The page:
Okabe: View of Mt. Utsu (Okabe, Utsu-no-yama no zu), from the series The Fifty-three Stations of the Tôkaidô Road (Tôkaidô gojûsan tsugi no uchi), from the Gyosho version of the series, ca. 1842
While Hiroshige designed several series following the great success of his first Fifty-three Stations of the Tōkaidō, one of the finest was published in the early Kaei era (1848–1854) and popularly known as the “Gyosho (Cursive style) Tōkaidō” after the calligraphic style of the titles. In this print, the mountain pass at Okabe, the twenty-second station on the road in the mountains west of Suruga Bay, is depicted. A robust traveler of Edo eagerly approaches a roadside tea house. There the proprietress, baby on her back, manages a bustling wayside business. A placard advertises the local specialty, Utsunoyama Dango, rice balls served with a sweet bean sauce, which can be seen hanging from the rafters, skewered on sticks or strung in circles.
The Woodblock Print
This woodblock from ca. 1842 measures approximately 9″x13.5″ on very thin original paper and is in good condition, especially considering its age. Strong colors and good bleed-through to its unbacked verso. A few small patches that do not affect the image, as well as a few small holes that are only noticed when looking carefully. A 1cm tear in the left margin that does not enter the image itself.
About the Artist
Born in Edo as Tokutaro Ando, Hiroshige grew up in a minor samurai family. His father belonged to the firefighting force assigned to Edo Castle. It is here that Hiroshige was given his first exposure to art: legend has it that a fellow fireman tutored him in the Kano school of painting, though Hiroshige’s first official teacher was Rinsai. Though Hiroshige tried to join Utagawa Toyokuni’s studio, he was turned away. In 1811, young Hiroshige entered an apprenticeship with the celebrated Utagawa Toyohiro. After only a year, he was bestowed with the artist name Hiroshige. He soon gave up his role in the fire department to focus entirely on painting and print design. During this time he studied painting, intrigued by the Shijo school. Hiroshige’s artistic genius went largely unnoticed until 1832.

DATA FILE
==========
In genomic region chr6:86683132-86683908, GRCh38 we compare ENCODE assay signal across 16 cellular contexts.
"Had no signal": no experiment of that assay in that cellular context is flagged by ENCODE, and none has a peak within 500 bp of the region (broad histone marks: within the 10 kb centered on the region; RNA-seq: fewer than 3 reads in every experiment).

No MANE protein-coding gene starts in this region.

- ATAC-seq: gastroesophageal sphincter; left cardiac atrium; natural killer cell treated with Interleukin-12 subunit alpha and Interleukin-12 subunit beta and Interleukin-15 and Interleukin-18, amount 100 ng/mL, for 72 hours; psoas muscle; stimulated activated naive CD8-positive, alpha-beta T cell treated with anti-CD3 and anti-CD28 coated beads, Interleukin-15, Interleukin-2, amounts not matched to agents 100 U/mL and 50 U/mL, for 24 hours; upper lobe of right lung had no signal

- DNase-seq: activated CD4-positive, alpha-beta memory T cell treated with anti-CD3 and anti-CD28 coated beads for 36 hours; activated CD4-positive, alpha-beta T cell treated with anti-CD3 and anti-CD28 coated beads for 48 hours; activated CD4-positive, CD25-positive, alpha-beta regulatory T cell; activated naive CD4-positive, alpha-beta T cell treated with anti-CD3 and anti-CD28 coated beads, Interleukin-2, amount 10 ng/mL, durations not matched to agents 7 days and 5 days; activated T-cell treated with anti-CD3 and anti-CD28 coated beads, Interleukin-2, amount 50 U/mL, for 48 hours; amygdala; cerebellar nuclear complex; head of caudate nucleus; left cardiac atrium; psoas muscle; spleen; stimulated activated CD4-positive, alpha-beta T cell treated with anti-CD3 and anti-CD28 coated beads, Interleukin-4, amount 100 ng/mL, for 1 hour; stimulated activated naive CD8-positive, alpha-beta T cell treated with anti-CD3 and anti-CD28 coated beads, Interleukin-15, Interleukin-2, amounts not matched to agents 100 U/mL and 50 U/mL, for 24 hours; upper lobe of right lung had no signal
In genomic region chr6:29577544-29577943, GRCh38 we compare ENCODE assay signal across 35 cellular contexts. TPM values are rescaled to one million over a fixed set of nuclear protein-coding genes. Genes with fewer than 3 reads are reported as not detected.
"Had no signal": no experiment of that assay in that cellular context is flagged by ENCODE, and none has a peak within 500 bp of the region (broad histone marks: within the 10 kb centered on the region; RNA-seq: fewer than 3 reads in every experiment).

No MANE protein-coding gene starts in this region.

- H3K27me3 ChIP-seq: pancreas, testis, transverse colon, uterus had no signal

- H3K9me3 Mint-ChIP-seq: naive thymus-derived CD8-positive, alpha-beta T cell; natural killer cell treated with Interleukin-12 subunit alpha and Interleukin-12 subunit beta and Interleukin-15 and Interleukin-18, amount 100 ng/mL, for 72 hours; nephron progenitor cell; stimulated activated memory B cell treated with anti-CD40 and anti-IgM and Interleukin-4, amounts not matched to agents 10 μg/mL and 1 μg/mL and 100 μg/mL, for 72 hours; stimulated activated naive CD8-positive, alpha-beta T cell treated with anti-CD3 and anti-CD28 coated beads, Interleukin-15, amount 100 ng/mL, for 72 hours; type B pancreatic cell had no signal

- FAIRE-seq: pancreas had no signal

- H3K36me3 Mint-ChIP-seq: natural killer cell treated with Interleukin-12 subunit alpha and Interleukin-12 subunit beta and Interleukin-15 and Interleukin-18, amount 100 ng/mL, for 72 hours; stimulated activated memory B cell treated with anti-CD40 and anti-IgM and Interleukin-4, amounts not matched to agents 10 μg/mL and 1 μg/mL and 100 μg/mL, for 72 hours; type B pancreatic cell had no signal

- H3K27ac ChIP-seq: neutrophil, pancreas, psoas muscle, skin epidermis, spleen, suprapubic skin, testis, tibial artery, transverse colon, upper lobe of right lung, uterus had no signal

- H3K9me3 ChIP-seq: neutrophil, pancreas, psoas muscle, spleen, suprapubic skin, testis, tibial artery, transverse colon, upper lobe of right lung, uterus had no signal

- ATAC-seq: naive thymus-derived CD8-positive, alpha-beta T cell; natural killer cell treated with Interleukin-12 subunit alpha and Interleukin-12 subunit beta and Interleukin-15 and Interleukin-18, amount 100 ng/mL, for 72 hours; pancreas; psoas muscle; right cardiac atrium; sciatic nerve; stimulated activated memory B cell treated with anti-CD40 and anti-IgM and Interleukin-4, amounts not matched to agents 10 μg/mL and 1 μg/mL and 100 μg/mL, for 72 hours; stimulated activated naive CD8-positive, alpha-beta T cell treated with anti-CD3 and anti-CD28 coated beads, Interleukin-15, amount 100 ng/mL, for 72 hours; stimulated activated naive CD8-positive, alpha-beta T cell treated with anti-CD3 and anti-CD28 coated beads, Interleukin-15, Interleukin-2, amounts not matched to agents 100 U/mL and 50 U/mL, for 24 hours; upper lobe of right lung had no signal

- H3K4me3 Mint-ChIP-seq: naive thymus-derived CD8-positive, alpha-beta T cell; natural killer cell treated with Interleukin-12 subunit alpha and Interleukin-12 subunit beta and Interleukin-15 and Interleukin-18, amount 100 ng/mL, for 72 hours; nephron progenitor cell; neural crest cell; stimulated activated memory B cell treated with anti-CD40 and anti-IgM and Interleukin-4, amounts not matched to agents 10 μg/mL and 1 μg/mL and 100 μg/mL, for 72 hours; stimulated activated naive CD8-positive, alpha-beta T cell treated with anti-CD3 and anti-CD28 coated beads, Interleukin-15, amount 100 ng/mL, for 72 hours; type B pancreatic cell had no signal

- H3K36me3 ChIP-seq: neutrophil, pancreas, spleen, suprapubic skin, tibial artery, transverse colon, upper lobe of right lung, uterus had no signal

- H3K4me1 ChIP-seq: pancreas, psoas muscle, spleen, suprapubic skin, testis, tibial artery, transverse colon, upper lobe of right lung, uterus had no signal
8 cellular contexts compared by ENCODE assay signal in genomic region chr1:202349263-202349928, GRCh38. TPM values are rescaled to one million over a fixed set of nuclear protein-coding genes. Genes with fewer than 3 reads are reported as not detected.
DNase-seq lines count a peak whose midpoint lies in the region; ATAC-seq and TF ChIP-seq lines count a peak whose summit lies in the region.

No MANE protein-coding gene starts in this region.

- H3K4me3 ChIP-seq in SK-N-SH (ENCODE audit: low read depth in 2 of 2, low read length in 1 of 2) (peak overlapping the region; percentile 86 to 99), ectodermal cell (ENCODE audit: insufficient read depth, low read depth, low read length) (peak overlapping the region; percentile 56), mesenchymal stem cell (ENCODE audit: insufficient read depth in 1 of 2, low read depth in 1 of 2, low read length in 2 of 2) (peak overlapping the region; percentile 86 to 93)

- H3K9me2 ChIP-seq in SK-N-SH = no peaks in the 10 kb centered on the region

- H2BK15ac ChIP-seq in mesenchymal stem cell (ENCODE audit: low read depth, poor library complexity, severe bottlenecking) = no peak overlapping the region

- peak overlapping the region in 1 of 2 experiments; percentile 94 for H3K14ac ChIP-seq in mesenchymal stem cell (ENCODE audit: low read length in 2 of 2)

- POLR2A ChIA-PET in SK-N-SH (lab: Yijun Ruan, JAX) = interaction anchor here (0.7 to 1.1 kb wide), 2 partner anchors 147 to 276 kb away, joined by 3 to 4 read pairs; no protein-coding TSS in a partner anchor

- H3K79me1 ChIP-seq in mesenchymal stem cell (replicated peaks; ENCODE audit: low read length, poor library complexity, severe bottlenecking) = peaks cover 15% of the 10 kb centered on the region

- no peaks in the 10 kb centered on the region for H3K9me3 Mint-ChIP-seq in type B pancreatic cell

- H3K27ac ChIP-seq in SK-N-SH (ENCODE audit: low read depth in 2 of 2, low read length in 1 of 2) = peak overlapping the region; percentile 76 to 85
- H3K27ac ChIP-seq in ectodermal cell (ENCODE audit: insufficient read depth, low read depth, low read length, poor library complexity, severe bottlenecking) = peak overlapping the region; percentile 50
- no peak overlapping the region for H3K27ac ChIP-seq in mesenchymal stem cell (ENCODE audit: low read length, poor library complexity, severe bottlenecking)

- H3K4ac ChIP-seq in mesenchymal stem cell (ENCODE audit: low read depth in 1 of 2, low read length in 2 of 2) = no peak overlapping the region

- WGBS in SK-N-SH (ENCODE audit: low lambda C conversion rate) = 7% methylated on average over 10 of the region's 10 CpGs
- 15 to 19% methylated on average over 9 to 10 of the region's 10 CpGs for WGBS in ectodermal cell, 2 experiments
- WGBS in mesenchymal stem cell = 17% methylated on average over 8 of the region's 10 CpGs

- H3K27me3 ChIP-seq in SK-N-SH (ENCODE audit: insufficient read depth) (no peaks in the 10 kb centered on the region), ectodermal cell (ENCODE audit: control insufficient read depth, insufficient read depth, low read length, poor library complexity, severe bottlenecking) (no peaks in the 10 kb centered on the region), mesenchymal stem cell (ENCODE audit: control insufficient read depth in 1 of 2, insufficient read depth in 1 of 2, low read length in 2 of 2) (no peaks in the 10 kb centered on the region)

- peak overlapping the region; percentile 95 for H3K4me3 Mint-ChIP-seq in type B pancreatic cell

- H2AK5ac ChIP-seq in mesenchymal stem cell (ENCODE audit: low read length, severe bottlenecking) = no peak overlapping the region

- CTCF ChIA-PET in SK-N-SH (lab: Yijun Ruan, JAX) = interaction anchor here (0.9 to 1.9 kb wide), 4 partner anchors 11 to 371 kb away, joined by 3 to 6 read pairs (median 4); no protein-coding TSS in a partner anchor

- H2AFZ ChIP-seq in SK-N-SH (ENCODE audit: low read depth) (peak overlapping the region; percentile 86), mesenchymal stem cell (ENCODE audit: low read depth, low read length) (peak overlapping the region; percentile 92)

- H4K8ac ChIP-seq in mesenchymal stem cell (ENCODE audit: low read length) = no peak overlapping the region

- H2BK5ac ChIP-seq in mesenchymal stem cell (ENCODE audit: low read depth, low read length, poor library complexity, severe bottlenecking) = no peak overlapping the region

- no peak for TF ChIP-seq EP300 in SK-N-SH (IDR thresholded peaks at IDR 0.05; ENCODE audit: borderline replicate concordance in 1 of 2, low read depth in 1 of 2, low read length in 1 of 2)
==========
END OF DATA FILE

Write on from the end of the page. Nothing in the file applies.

In Hiroshige’s groundbreaking series of woodblock prints, The 53 Stations of the Tokaido (1832-1833), Hiroshige captured the journey along the Tokaido road, the highway connecting Edo to Kyoto, the imperial capital. With the Tokugawa Shogunate relaxing centuries of age-old restrictions on travel, urban populations embraced travel art and Hiroshige became one of the most prominent and successful ukiyo-e artists. He also produced kacho-e (bird-and-flower pictures) to enormous success. In 1858, at the age of 61, he passed away as a result of the Edo cholera epidemic.
Hiroshige’s prints continue to convey the beauty of Japan and provide insight into the everyday life of its citizens. The appeal of his tender, lyrical landscapes was not restricted to the Japanese audience. Hiroshige’s work had a profound influence on the Impressionists and Post-Impressionists of Europe: Toulouse-Lautrec was fascinated with Hiroshige’s daring diagonal compositions and inventive use of perspective, Van Gogh literally copied two prints from Hiroshige’s famed series, 100 Famous Views of Edo in oil paint.